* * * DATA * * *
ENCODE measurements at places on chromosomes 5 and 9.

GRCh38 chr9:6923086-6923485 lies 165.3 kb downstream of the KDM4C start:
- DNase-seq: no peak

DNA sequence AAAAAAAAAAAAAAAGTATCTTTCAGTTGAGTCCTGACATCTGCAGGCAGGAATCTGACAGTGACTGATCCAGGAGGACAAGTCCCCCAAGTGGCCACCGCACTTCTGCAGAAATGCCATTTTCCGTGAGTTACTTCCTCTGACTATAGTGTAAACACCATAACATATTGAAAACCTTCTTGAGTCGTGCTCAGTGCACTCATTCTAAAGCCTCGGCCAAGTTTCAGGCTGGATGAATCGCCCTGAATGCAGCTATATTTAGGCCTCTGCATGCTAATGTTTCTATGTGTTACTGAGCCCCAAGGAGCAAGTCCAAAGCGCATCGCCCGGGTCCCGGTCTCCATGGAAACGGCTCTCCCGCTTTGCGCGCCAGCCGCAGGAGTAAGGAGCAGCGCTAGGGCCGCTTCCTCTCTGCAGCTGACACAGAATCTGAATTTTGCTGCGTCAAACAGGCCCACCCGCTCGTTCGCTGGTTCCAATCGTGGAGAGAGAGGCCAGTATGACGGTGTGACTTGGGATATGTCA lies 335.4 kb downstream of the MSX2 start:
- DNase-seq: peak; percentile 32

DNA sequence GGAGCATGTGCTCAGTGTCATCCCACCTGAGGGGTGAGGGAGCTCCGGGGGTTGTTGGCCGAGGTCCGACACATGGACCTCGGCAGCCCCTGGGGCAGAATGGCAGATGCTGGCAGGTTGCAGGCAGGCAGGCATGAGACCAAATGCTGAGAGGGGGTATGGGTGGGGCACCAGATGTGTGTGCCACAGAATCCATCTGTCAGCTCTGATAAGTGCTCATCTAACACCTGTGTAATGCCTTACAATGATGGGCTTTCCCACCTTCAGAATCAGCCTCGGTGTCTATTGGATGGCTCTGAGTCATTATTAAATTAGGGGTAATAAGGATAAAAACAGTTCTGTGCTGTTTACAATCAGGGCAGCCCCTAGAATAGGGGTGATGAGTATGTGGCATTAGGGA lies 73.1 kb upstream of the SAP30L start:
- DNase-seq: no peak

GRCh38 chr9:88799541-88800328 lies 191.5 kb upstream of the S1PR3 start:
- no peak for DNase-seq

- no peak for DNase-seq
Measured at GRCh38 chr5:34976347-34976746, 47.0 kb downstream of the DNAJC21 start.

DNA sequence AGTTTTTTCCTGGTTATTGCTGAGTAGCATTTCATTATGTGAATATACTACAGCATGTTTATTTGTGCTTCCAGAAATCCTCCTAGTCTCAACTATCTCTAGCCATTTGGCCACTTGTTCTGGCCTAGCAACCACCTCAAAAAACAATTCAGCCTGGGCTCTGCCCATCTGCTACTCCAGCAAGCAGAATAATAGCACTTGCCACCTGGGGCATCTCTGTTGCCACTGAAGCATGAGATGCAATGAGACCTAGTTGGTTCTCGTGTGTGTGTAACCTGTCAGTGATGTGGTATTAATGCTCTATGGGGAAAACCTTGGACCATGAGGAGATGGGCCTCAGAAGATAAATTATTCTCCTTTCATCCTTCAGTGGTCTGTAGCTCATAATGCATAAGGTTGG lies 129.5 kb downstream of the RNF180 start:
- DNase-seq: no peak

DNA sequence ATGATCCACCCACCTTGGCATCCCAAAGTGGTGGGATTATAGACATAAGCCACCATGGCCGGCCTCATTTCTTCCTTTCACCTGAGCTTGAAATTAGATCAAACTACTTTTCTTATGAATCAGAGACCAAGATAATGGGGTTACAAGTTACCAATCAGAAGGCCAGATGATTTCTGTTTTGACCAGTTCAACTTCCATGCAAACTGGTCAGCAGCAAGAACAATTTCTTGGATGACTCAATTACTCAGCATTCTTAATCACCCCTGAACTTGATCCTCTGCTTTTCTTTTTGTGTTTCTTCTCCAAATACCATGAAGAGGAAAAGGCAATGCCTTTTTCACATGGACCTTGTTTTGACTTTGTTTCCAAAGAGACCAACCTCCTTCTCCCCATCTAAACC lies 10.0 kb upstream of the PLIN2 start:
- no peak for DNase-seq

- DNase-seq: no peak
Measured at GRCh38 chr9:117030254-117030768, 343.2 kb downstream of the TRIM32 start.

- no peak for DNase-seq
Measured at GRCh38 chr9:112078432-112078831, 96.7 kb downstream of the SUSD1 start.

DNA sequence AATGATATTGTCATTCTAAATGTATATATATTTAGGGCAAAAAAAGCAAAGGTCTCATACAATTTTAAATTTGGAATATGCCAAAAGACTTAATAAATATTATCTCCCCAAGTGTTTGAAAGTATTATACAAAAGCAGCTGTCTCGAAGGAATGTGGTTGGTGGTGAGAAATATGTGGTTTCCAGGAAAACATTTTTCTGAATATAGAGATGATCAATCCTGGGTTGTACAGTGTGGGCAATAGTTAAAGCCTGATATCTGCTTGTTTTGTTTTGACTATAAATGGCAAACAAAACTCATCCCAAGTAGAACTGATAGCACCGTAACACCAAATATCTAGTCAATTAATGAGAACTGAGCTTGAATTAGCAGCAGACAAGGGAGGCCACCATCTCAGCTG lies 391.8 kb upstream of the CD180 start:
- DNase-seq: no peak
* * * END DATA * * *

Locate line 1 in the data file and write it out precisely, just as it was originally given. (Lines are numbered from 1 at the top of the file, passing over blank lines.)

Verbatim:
ENCODE measurements at places on chromosomes 5 and 9.